Then Doug got up. He had something to say. (And well said it was too.)

Doug speaks to crowdHis speech was short but poignant, totally from the heart. It detailed his previous involvement as a volunteer at the Dr. Peter Centre in Vancouver. It was a place, he told us, that provides compassionate care for those with advanced HIV AIDS. He related a story about how quickly a patient can pass on from this disease and how alone they can be when it happens.

It was about one such patient who passed away as he sat in a chair in his room while Doug was arranging some boxes for him. “Just those few volunteers in that room” he said solemnly, “were the only ones out of the entire world that cared about this man as he was dying.”

“That”, Doug went on to say, “was why being a volunteer is such important work.”

It was a penetrating message and one that, in a much smaller way, I have both experienced myself and continually hear about every week as Lorna returns home from visiting her client, a sweet 88 year-old lady who lives in a room in a residence home. She’s been blind for the last 11 years.

“She told me she enjoys my visits very much.” Lorna told me. “Yes, I’m sure she does.” I said. “I could live all week on a complement like that.” she adds.

But now, after I heard what Doug had to say, I’ll want to make sure she knows: It’s important work you do. Important indeed.

If you’re a volunteer in this community you have my respect and gratitude. But you don’t need it to feel good for what you do. You get that from every senior you help to not be so alone with each week’s little visit from you.

I hope they take the opportunity to let you know how much you are appreciated. But if they forget to say it just recall what Doug said about volunteering: “…being a volunteer is such important work.”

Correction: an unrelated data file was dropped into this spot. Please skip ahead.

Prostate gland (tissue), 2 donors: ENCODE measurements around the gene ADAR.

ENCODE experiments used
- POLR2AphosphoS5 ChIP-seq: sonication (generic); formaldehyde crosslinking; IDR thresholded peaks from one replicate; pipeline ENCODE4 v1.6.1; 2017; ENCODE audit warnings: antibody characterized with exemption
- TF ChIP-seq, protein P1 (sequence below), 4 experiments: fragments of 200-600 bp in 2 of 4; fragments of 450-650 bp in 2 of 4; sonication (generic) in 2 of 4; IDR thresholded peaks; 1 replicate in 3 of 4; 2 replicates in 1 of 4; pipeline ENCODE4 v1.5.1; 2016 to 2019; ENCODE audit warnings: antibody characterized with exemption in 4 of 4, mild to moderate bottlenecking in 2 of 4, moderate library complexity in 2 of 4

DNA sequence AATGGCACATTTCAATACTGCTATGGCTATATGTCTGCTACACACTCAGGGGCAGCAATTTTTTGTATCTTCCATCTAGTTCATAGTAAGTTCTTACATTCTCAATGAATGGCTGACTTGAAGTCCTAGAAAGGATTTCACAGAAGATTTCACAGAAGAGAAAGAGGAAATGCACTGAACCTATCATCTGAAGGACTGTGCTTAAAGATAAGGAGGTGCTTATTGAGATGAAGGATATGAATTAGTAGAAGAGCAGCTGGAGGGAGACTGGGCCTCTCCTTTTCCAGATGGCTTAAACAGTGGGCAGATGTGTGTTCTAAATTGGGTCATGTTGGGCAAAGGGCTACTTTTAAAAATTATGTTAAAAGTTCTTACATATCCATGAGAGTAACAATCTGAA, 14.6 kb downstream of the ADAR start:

I don’t know about you, but I for one could live all year on a plum like that.

– David ParsonsVolunteer Webmaster – CSPC

The Door Prize Draw

My Prize
David Parsons – Webmaster

After Doug gave his speech he brought out a plastic bucket and began to pull out the first of two tickets. I had no idea there were going to be door prizes. I also didn’t see what was coming as he red off the ticket number. It was the one in my hand. I had won a nice bottle of Merlot!

 

Peter's prize three nice plates
Peter Duncan

The second ticket belonged to Peter Duncan. He’d won a gift box of three nice Japanese plates.

 

Brian Boyer - Owner
Brian Boyer – Owner – Chilliwack Airport Restaurant

Many thanks to Brian Boyer the owner of the Chilliwack Airport Restaurant, and his staff.

Staff: Cathy, Nicola, & Justin
Cathy, Nicola, & Justin

 

Coming up: BIG FUN(D)RAISER IN APRIL!
(Stay tuned. We’ll have more on this in our next newsletters.)

  • Door Prizes 
  • 50/50 Draw
  • Music
  • Fun, laughter, and food!!!!
Door Prizes

Seniors love dancing
Seniors love dancing
Raffle Tickets

Happy Birthday(s) In March

Happy BirthdayRachel Doucette
Kai Thompson
Jeannette Schultz
Diane Powley
Ingrid Peters